How did your dividend income shape up for the month of November? Did you have a year-over-year increase? Let me know in the comments.  I have updated my monthly dividend page to reflect these payments.  Also, if you’d like to follow my progress on a monthly basis, be sure to sign up to get updates.

Disclaimers: Long OHI; I am not a financial professional. Information listed in this post does not constitute a recommendation to buy or sell. It is intended for educational and informational purposes only. Equities can increase or decrease in value, and losses up to and including all money invested can occur. Consult with a licensed professional before making an investment decisions. 

Visiting Multiple Cities On One Award Flight

I recently had an epic fail when it came to getting the Chase Sapphire Reserve card.  I obviously wanted to earn the 100,000 point bonus in the Ultimate Rewards program. I was fortunate, however, in that my spouse was not over the 5/24 limit. After she secured the bonus, I started checking on some options for a vacation next year. I found that there was pretty wide open availability on a number of United Airlines flights to Europe, Australia, and Asia. The availability included the summer months, to my surprise. I finally decided, with the wife’s approval, to take a trip to Europe, specifically Prague, Czech Republic, and another to-be-determined city (which turned out to be Lisbon).

How is it possible to visit more than one city on one trip, you might ask. I’ve already written about my recent trip to Madrid and Paris last spring.  I utilized a routing option that’s called an open jaw on this trip. This means that you can fly into one city and then fly out of another back to the city you originated from. Think of it this way. A normal trip would be City A to City B, with a return to City A to complete the round trip. An open jaw flies from City A to City B. Then there’s a trip by another airline, train, or rental car to City C. Then there’s a return to City A from City C. The only question that comes up is how to get from City B to City C. There is some pretty impressive public transportation within Europe, but I’ve found that commuter flights are really cheap between cities. My flight from Madrid to Paris earlier this year was a whopping $69 on Iberia Airlines. I’ve also seen flights from London to Paris from as low as $53 in recent searches. This is on Air France, not on a low-cost carrier that charges for breathing, either.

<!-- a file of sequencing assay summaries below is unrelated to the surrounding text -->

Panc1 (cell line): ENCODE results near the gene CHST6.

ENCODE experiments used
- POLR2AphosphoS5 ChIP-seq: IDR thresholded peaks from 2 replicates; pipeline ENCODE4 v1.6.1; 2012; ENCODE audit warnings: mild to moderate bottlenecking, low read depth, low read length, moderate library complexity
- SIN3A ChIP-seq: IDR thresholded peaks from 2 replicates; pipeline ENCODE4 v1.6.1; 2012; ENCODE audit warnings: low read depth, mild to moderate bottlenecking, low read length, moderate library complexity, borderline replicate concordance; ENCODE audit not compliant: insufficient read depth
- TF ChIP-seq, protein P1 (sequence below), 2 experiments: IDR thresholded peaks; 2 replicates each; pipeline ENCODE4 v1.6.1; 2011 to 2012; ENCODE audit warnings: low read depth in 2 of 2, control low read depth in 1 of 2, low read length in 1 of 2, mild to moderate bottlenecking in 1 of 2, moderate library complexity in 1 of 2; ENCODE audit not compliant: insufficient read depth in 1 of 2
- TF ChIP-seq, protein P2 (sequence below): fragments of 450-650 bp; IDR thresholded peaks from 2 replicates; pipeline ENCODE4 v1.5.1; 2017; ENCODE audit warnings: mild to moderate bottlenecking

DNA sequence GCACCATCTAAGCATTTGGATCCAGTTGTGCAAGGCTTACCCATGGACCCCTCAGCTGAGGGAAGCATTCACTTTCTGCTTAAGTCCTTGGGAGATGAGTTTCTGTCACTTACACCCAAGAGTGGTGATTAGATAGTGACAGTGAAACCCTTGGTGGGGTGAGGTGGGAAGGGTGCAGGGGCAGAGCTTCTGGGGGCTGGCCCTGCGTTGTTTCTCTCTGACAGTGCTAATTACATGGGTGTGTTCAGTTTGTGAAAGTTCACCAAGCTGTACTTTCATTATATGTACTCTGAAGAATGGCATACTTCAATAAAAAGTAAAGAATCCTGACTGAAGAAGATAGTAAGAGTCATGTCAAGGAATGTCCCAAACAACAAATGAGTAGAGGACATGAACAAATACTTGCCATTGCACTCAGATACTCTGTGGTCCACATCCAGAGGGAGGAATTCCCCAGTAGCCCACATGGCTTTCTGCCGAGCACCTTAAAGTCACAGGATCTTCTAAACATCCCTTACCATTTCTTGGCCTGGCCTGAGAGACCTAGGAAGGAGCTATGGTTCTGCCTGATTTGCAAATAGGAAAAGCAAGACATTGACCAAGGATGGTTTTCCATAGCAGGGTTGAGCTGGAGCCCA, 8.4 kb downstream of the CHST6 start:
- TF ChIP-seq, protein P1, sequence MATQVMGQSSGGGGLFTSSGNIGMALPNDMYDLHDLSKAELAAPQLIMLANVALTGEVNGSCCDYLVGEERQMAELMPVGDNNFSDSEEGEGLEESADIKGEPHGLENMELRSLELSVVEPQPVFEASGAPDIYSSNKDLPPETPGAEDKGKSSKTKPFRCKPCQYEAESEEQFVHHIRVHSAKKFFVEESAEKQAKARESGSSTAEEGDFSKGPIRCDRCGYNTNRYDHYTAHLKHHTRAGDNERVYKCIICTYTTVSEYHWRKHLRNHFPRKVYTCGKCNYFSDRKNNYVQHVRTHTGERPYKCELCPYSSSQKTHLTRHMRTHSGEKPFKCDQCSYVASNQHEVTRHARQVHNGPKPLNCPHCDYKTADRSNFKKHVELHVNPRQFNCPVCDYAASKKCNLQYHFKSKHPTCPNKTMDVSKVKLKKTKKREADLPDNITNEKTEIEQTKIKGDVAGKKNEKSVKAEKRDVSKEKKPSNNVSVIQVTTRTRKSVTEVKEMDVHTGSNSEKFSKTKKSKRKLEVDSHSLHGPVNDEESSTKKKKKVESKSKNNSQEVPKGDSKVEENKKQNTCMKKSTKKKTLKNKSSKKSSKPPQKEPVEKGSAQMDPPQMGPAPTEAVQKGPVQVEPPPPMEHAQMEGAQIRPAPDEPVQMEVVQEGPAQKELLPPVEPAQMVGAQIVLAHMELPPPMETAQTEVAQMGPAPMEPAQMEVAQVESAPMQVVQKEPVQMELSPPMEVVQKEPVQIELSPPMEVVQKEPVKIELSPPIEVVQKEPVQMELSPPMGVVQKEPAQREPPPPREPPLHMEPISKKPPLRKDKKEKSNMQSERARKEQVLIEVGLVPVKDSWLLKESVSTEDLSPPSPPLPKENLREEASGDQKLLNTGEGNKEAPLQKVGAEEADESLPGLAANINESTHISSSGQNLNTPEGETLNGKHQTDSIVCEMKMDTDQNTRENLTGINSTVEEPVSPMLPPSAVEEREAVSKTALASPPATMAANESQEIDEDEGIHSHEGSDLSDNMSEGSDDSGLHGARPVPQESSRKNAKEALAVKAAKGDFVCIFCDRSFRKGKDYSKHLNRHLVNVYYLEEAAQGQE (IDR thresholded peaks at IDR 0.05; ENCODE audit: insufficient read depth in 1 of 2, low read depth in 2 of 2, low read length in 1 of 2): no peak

For my upcoming trip next year, I decided to again utilize the open jaw. I found availability for both of the main cities that I wanted to visit on a multi-city itinerary. Prague was my main goal. I was there a few years ago, and I loved it. My wife did not make this particular trip, so I want to share my love of the Czech capital with her.

Jan Hus Memorial
A memorial to Czech hero Jan Hus, photo taken by me on a previous visit to Prague.

I first tried to book a multi-city itinerary, and the results were not as robust as they were when I looked at each individual leg. Here’s a dummy multi-city search originating from Chicago and going to Prague with the outbound flight:

United Multi-City Search: Chicago to Prague

 

Note that there is only one page in the search results with 18 flights returned, starting at 30,000 Mileage Plus miles for this leg of the trip. I then decided to make the trip two one-way award flights. Note what happens when I go to a one-way search for the same dates (I plugged in June 13-20 for this dummy booking).

One-way flight: Chicago to Prague

We’ve gone from one page with 18 possible flights to seven pages with 152 possible flights, again starting at 30,000 Mileage Plus miles for this leg of the trip. This means more options. There is the greater possibility of adding more than just the two main cities with an itinerary like this.